Koryolink

A joint venture between OTH [Orascom Telecom Holdings] and the state-owned KPTC [Korea Post and Telecommunications Company] and included as part of the assets held by OTMT following the demerger. OTMT holds, a 75% stake in [Cheo Technology Joint Venture Company] with KPTC. The company is North Korea’s only 3G Mobile operator. By June 2011, Koryolink’s network covered more than 75% of North Korea’s population (estimated at 24.5 million).

Being the first company of its kind and scale in North Korea, koryolink established many precedents; a first of its kind call center to provide customer service; a launch announcement in major newspapers and on radio despite almost non-existent marketing and advertising industries; and the implementation of a koryolink advertising billboard, the first of its kind in Pyongyang.

KPTC is the “Korea Post and Telecommunications Company” which is nominally controlled by the DPRK’s Ministry of Post and Telecommunications.

This OTMT page shows five financial reports for the year, however, only one of them is in English (an audit by Deloitte in June 2012). All the other reports are in Arabic. The audit report includes aggregate financial information from “CHEO Technology (KoryoLink)”; however, it does not contain any detailed company information. Hopefully this will change in the future.

The OTMT web page does not mention OraBank at all.  According to this organization chart, however, it appears to be held by a separate holding company under the OTMT umbrella, the Oracap Holding Co./Oracap Far East Ltd.  I have not been able to find out much more than that.

Additional information welcome.

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Sawaris second DPRK trip and KoryoLink subscription data

Friday, February 3rd, 2012

The CEO of Egypt’s Orascom Telecom, Naguib Sawiris, has made his second visit to the DPRK. You can read about his first visit in January 2011 here.

Pictured above (KCNA): Naguib Sawiris meets with Kim Yong-nam.

KCNA reported that Mr.Sawiris arrived on February 1 (video here):

Pyongyang, February 1 (KCNA) — Naguib Sawiris, executive chairman of the Orascom Telecom Media and Technology Holdings SAE, and his companion arrived here on Wednesday.

On February 2, KCNA reported that Mr. Sawiris met with Kim Yong-nam (video here):

Kim Yong Nam, president of the Presidium of the DPRK Supreme People’s Assembly, met and had a friendly talk with Naguib Sawiris, executive chairman of the Orascom Telecom Media and Technology Holdings SAE of Egypt, and his companion who paid a courtesy call on him at the Mansudae Assembly Hall Thursday.

KCNA reported that Sawiris left on February 3, however, before leaving he praised Kim Jong-il and offered a gift to Kim Jong-un. Accoridng to KCNA:

Naguib Sawiris, executive chairman of the Orascom Telecom Media and Technology Holdings SAE of Egypt, was interviewed by KCNA before his departure from here.

Expressing profound reverence for leader Kim Jong Il, he said:

The Korean people lost a great leader. I also lost the most friendly man. General Kim Jong Il was a great father of the people.

I can never forget the day when I had the honor of being received by him.

While meeting him, I was totally attracted by his humanity.

He was the greatest man possessed of the noblest virtue.

His untimely passing was a great loss not only to the Korean people but to progressive humankind.

He devoted his all to his people with ardent love for the people.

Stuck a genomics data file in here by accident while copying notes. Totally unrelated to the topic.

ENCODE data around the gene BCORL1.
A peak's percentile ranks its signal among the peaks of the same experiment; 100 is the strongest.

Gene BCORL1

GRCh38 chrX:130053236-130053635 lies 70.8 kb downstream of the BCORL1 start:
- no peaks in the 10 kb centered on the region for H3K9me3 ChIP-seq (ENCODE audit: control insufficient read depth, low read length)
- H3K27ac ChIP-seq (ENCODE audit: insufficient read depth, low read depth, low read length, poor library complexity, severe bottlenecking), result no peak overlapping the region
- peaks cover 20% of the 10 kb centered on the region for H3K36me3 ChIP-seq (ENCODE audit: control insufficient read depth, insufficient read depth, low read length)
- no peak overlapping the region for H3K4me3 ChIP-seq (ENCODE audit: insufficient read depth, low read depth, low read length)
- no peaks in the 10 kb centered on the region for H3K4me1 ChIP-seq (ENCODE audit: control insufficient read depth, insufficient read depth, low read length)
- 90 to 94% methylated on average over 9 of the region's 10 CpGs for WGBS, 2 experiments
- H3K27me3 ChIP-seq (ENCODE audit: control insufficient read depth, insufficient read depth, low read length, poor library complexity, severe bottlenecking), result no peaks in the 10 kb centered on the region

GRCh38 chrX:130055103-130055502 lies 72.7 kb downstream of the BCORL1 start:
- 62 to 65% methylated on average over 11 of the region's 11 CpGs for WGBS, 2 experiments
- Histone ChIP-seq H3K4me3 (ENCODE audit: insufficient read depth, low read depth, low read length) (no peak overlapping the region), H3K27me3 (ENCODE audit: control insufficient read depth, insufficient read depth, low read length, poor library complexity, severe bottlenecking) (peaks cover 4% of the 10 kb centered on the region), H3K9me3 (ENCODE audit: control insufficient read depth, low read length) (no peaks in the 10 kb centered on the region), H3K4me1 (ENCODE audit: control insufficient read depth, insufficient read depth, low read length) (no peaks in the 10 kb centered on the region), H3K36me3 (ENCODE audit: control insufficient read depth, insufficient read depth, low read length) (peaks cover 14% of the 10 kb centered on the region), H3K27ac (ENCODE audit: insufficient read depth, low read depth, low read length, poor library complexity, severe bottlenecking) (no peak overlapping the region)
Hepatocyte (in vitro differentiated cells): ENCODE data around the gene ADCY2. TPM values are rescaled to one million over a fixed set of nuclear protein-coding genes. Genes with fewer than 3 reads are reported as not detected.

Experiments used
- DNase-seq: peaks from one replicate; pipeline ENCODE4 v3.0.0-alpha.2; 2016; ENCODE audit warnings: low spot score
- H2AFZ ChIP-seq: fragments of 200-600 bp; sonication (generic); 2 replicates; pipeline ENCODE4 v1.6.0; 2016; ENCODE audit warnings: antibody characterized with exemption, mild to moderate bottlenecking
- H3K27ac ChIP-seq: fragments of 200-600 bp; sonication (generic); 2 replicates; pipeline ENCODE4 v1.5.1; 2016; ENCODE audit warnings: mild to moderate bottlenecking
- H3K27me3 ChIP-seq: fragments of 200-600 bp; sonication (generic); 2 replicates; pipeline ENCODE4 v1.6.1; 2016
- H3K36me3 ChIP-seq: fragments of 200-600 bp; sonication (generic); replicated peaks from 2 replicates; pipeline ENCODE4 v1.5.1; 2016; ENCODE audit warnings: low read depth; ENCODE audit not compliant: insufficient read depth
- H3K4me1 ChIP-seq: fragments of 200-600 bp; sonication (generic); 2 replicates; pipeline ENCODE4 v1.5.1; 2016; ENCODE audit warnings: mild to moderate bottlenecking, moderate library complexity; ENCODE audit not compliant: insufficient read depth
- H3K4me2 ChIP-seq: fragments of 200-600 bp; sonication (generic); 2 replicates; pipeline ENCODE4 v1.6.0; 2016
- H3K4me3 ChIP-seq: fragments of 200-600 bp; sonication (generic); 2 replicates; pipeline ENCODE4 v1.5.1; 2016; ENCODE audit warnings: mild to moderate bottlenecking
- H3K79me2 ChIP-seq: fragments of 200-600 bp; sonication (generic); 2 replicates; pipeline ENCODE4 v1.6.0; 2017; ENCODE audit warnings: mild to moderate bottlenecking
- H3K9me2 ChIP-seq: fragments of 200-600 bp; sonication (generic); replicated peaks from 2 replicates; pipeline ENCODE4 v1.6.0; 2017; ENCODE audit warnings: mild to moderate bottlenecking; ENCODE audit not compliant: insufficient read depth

While staying in the DPRK I was deeply moved to visit the Pyongyang Children’s Foodstuff Factory honored with the leadership provided by Kim Jong Il.

He paid deep attention to the operation of the factory.

The tireless efforts made by him for the happiness of the people will be conveyed to posterity for all ages.

The Korean people are energetically pushing forward socialist construction under the sagacious leadership of supreme leader Kim Jong Un.

I sincerely rejoice over the achievements made by the Korean people.

I wish the Korean people greater progress.

I would like to make a positive contribution to boosting the exchange with the DPRK.

His gift to Kim Jong-un remains unknown for now:

The dear respected Kim Jong Un, supreme leader of the Workers’ Party of Korea and the Korean people, received a gift from the executive chairman of the Orascom Telecom Media and Technology Holdings SAE of Egypt.

Chairman Naguib Sawiris handed it to an official concerned on Thursday.

While in the DPRK, Orascom holding announced that it had reached 1 million mobile phone subscribers in the DPRK. According to Bloomberg:

Orascom Telecom Media & Technology Holding SAE, an Egyptian mobile-phone operator headed by billionaire Naguib Sawiris, said its subscribers in North Korea exceeded 1 million.

The Cairo-based company made the annoucement in a regulatory filing today.

The Economist offers some business statistics:

Koryolink earns a gross margin of 80%, making North Korea by far the most profitable market in which Orascom operates. The company has worked hard to court the regime, its chairman travelling to Pyongyang last year to meet the late supreme leader, Kim Jong Il.

North Korean mobile-phone users spend an average of $13.90 a month on calls and text messages, and they tend to pay in hard currency. According to a foreign diplomat, many customers turn up at Koryolink shops with bundles of euro notes. There are even incentives for paying in euros, such as free off-peak calls. This provides foreign currency for a government that craves it.

Mobile-phone customers obtain the hard currency from the informal private trading on which many North Koreans depend. Such business is forbidden, but the government has failed to feed its people, forcing it to turn a blind eye to some capitalist practices. Many insiders benefit: Pyongyang’s “golden couples” consist of a government-official husband and an entrepreneur wife.

Mobile usage now appears to be spreading beyond Pyongyang. The gadgets are a common sight in other cities such as Nampo, not far from the capital, and increasingly are owned by non-officials. As yet, though, only a sixth of the country has a mobile signal.